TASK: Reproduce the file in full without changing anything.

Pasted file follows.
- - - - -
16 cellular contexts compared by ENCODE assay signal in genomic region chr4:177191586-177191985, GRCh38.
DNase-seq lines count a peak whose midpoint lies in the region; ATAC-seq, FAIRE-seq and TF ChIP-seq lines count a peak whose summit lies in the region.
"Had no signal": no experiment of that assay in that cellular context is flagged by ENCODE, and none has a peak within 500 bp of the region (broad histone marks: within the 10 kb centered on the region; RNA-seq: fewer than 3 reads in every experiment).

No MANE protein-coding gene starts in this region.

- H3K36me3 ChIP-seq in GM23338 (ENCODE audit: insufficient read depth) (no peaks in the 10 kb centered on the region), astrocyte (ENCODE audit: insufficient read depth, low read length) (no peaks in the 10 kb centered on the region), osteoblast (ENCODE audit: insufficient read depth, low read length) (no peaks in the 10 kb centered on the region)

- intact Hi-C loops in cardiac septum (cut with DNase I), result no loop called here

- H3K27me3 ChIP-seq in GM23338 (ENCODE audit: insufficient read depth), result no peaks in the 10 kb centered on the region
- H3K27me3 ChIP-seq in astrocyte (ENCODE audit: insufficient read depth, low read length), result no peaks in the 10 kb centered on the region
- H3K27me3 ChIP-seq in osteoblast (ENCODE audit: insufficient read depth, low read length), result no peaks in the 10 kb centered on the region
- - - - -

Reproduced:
16 cellular contexts compared by ENCODE assay signal in genomic region chr4:177191586-177191985, GRCh38.
DNase-seq lines count a peak whose midpoint lies in the region; ATAC-seq, FAIRE-seq and TF ChIP-seq lines count a peak whose summit lies in the region.
"Had no signal": no experiment of that assay in that cellular context is flagged by ENCODE, and none has a peak within 500 bp of the region (broad histone marks: within the 10 kb centered on the region; RNA-seq: fewer than 3 reads in every experiment).

No MANE protein-coding gene starts in this region.

- H3K36me3 ChIP-seq in GM23338 (ENCODE audit: insufficient read depth) (no peaks in the 10 kb centered on the region), astrocyte (ENCODE audit: insufficient read depth, low read length) (no peaks in the 10 kb centered on the region), osteoblast (ENCODE audit: insufficient read depth, low read length) (no peaks in the 10 kb centered on the region)

- intact Hi-C loops in cardiac septum (cut with DNase I), result no loop called here

- H3K27me3 ChIP-seq in GM23338 (ENCODE audit: insufficient read depth), result no peaks in the 10 kb centered on the region
- H3K27me3 ChIP-seq in astrocyte (ENCODE audit: insufficient read depth, low read length), result no peaks in the 10 kb centered on the region
- H3K27me3 ChIP-seq in osteoblast (ENCODE audit: insufficient read depth, low read length), result no peaks in the 10 kb centered on the region